Hines signs to play football at Marian



Call it fate or serendipity. But after wondering where he might land to play college football, Brownstown Central High School’s Lucas Hines was seen by accident by the college of his choice.

On Wednesday afternoon, Hines, who led the Braves on offense and defense this season in their 6-3 season, signed to play college ball at Marian University in Indianapolis — only hours after he and his family went on a shopping spree at the school store to stock up on identifying clothing.

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Hines was sporting his new Marian hat when he signed the paperwork for the school, where he is expected to play linebacker, his first love as a position, rather than running back, where he also excelled during the fall of 2020.

The event took place in the foyer in front of the school’s trophy room by the gymnasium and culminated years of wishing and hoping, planning and working for Hines, who said he has aspired to play college football probably since second or third grade.

“It’s a dream come true,” Hines said.

Recording a dream season on both sides of the ball helped Hines find this new home. He had been interested in possibly attending Indiana State or Hanover, but Marian pushed to the front of the line when the Knights discovered him.

The Braves were eliminated from playoff competition in their first game of sectional competition at Lawrenceburg, a 42-14 loss in late October in a game delayed at the start for hours by thunder and lightning.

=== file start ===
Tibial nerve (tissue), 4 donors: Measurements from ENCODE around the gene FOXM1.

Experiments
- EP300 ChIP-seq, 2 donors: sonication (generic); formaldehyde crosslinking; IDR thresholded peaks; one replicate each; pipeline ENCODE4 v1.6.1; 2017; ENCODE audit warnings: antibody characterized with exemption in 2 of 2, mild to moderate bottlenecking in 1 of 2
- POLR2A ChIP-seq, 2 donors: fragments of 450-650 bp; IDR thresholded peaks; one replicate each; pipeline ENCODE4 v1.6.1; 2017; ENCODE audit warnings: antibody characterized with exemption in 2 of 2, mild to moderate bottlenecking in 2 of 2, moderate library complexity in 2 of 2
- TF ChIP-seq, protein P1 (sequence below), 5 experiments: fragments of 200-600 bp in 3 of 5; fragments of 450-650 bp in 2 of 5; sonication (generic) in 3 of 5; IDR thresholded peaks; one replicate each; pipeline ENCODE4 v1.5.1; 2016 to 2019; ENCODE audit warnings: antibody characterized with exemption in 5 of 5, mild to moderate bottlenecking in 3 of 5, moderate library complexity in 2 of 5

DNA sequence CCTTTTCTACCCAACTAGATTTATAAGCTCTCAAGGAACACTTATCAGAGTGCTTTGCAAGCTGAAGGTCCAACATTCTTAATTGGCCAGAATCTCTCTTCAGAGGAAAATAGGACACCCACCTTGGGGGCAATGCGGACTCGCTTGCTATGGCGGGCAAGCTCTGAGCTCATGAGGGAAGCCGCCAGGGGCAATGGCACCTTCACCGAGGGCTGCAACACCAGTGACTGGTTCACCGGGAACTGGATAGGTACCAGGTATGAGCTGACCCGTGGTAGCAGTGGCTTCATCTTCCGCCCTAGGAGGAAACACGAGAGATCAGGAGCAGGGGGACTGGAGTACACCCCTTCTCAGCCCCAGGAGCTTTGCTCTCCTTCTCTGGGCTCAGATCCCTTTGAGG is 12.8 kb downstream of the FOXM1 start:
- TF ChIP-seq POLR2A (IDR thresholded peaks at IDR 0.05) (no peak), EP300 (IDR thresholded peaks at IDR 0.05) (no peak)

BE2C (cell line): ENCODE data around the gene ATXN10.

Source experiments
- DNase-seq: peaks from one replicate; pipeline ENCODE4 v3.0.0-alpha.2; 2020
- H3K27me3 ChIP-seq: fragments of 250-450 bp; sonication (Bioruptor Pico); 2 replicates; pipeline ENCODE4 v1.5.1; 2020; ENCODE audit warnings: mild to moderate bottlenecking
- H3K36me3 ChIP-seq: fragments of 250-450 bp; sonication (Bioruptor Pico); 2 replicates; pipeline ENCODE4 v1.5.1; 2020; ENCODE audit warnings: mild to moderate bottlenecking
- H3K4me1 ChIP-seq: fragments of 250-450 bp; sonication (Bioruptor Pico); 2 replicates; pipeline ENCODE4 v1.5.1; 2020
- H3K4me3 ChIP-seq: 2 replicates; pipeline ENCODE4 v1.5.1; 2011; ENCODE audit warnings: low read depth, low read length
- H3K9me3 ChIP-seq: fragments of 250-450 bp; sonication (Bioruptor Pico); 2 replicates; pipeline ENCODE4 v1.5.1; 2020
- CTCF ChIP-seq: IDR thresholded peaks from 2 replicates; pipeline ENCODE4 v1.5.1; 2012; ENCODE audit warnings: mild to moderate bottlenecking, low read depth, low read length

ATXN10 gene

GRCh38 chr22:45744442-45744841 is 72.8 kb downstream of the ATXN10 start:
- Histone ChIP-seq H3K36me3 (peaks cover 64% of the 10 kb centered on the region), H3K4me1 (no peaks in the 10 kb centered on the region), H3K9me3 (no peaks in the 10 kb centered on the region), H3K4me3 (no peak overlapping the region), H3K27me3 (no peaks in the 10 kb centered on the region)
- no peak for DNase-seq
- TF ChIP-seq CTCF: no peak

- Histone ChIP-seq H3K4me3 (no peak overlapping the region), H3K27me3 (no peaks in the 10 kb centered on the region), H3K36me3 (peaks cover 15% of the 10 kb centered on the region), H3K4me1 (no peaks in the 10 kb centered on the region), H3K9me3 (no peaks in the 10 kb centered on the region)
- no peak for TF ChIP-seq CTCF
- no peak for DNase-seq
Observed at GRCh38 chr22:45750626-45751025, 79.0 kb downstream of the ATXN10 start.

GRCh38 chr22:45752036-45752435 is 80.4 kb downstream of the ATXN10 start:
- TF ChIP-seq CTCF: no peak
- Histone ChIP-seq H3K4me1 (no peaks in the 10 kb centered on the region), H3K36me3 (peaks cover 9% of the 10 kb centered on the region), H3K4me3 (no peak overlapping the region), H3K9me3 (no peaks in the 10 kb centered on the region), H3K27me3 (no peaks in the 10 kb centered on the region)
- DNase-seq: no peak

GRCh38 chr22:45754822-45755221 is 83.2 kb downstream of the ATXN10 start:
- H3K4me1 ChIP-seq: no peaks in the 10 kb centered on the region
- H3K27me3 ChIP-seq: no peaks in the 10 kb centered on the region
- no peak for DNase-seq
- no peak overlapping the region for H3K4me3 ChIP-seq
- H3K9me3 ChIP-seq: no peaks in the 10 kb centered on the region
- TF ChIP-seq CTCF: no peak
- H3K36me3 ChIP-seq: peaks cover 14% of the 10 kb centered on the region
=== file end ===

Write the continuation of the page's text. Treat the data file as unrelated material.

The way Brownstown coach Reed May heard the story, Marian coaches were on the scene to scout two Lawrenceburg players, but once they saw Hines perform, they shifted their attention.

Hines’ mother, Carrie, said the family first heard from Marian “about 1 a.m.” that night.

The 6-foot-2, 195-pound senior turned in superior play on both sides of the ball this season, rushing for more than 1,000 yards and being in on more than 100 tackles. That was pretty much the ultimate in two-way football play.

Hines was the team’s most valuable player, won all-Mid-Southern Conference honors and was The Tribune’s Football Player of the Year, among the cross-section of honors he received for offensive and defensive play and leadership.

At one point during the season, however, Hines was nervous that he wasn’t hearing from more schools, and he sat down with May, seeking reassurance. Hines said May told him, “Just be patient. The colleges will call.”

May said he thinks Hines and Marian make for a good fit.

“It’s a great program,” May said. “Great facilities. Great coaches. I feel like that’s really ironic (how Marian found Hines).”

The table where Hines sat with family members and May to sign his papers for Marian was decorated with flowers, balloons, a football and his old Brownstown helmet. There was no ambiguity about Hines’ sport of the future.

To put himself in position for an outstanding senior season, Hines adopted a nutrition program and weightlifting regimen that allowed him to gain weight. He was as high as 207 pounds during the season, though he has dropped weight recently.

The Knights would like to see a 225-pound linebacker report for next fall’s season, and Hines has already been given some weightlifting guidance to follow as he completes his senior year in high school.

Marian is fairly new to football, the program starting up in 2007. However, the Knights have won two NAIA national titles.

“A lot of times, the level doesn’t matter,” May said.

While Hines made a habit of running into the end zone while averaging around 12 yards per carry this season, his heart is with defense, and that’s where Marian wants him. He was itching for this day to come to make his commitment official after the surprise connection was made with the school.

“I had no clue,” Hines said of the Knights being aware of him.

Making the arrangement real Wednesday was welcome.

“I’ve been looking forward to it for a while,” he said. “It’s a sigh of relief, for sure.”

Good thing Hines signed after he and family members loaded up on Marian gear. He wasn’t even sure how much they all bought.

“A bunch,” Hines said. “Five or six T-shirts apiece.”

Now, the allegiance is real.

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